It is a well-used truism that a picture is worth a thousand words. This is certainly the case with regards to the field of photojournalism: indeed, one picture is meant to contain the entire narrative covered by the accompanying newspaper text. Think of it in the following terms: in typical photography gigs, brides in their wedding dresses, for example, the images produced are not only meant to make the subject matter look good, but are also meant to capture the spirit of the day, and tell the story words can’t. Photojournalism is a kind of “catch all” term used to describe photography of any subject that is considered as newsworthy and of high enough quality to be published. Generally speaking, however, there are two types of photojournalism…
This first type of photojournalism image to be mentioned is the image used to illustrate a story. Most feature writers work very closely with photographers, and commission them to produce photos that will be used in, and in a complementary relationship with, the textual article. There is no specified limit of images that can be used for an article, and the decision of which images to use will fall to the photo editor.
The second type of photojournalism is the photo essay: in the photo essay, no words are used to communicate a narrative. Instead, the function of narrative communication is left entirely up to the images that the photojournalist has managed to produce. This type of imagistic narrative construction is much harder, in terms of the photos to be taken, than the mere illustration of a story that is typical of the type of images that appear in conjunction with texts.
Qualities of a Photo journalism
A photojournalist is constantly on the lookout for newsworthy scenes. More than this, however, the photojournalist is looking to capture an essential moment that contains enough information, in the right combinations, to convey the story and emotion of an event. This moment is difficult to recognize, and because it is only an instant in time, the photographer must react quickly if end when an opportunity arises.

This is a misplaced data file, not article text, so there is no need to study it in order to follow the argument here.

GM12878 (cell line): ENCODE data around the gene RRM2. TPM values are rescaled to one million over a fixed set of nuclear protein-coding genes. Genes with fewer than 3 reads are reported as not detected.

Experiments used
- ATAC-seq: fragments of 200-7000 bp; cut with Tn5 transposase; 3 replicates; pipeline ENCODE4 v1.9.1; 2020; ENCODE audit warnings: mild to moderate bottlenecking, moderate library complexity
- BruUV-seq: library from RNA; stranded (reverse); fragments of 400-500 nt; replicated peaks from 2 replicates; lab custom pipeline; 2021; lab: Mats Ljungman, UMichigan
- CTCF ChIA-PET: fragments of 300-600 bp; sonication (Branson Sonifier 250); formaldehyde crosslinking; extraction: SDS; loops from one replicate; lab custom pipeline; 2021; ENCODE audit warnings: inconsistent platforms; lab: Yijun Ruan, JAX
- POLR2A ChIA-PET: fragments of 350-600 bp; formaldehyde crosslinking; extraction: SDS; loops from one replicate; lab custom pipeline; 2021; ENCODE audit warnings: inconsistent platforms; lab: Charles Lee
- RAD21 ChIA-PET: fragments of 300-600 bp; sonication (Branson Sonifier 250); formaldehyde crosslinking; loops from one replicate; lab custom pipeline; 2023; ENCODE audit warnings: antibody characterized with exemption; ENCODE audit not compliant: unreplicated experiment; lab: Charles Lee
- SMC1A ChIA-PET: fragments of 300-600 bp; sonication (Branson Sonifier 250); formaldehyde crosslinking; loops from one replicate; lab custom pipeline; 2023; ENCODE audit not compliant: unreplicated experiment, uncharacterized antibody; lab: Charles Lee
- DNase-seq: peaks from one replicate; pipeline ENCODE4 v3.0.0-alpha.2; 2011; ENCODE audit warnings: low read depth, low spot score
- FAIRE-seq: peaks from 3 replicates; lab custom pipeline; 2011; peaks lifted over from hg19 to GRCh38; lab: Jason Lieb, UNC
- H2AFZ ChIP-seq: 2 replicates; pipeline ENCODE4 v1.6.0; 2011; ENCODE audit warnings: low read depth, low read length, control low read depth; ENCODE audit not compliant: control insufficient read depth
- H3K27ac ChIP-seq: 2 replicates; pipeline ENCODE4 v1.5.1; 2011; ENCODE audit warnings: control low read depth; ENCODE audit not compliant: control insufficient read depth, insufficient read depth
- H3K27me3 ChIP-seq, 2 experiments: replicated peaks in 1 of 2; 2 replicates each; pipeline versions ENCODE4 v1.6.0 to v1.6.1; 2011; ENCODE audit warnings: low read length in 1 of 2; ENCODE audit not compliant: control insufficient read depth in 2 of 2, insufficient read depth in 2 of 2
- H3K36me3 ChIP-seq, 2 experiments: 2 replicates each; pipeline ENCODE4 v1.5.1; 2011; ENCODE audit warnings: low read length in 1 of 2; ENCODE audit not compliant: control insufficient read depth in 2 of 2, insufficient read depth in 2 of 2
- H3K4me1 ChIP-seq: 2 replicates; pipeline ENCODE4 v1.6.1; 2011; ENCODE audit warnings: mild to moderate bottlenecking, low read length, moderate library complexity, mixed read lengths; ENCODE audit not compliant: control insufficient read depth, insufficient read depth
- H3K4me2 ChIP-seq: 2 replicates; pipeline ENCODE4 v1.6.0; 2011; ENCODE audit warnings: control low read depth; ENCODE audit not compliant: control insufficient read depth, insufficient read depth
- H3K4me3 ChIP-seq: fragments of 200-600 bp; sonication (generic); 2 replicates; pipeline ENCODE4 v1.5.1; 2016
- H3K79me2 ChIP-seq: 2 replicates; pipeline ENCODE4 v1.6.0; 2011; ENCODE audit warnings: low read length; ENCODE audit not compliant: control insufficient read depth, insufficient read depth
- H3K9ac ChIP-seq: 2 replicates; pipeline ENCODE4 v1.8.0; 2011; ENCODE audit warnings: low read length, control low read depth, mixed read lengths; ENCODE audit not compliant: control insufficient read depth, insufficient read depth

Political rallies, protest marches, sports events, notable social events, distinctive local events and the likes are some of the types of categories which often contain information that the public will deem as newsworthy.
Any budding photojournalist should build a portfolio of images, selecting only the best to display to potential employers. In particular, these images shouldn’t be arbitrary in nature, and instead should be of events that could be seen as newsworthy. Architectural photos will also add to the portfolio, showing an ability to formally compose an image. Another favourite for photo editors is the capturing of well-known business people and politicians: this will not only show resourcefulness, but the understanding of how character can be conveyed in an image.
Once you’ve established yourself as a photo journo, it is likely that you will get assignments from newspapers and magazines. Until then, however, freelance photojournalism is a good way to earn a living: photographers that are willing to put themselves in danger, for example in war zones, get spectacular shots that news agencies will pay large sums of money for.
The advent of digital photography has made the world of photojournalism just that little bit easier. The ability to take many photos in a short period of time without having to worry about development costs and time means that images can be published right after they were taken. Email further allows a journalist to send a photo thousands of kilometres in a matter seconds.
Whereas all this might sound exciting, it must be borne in mind that the life of the photojournalist can be very difficult, unpredictable, and in certain instances, the vocation can be fatal. Due to the need for photo journos to obtain photographs in all kinds of adverse circumstances (and in very dangerous situations), many photojournalists die each year in war zones and at different natural disaster sites around the world.
Time in the world of the photojournalist is measured in seconds, and at best, minutes: this is because the information consumption environment moves at such a rapid pace that today’s news is tonight’s history.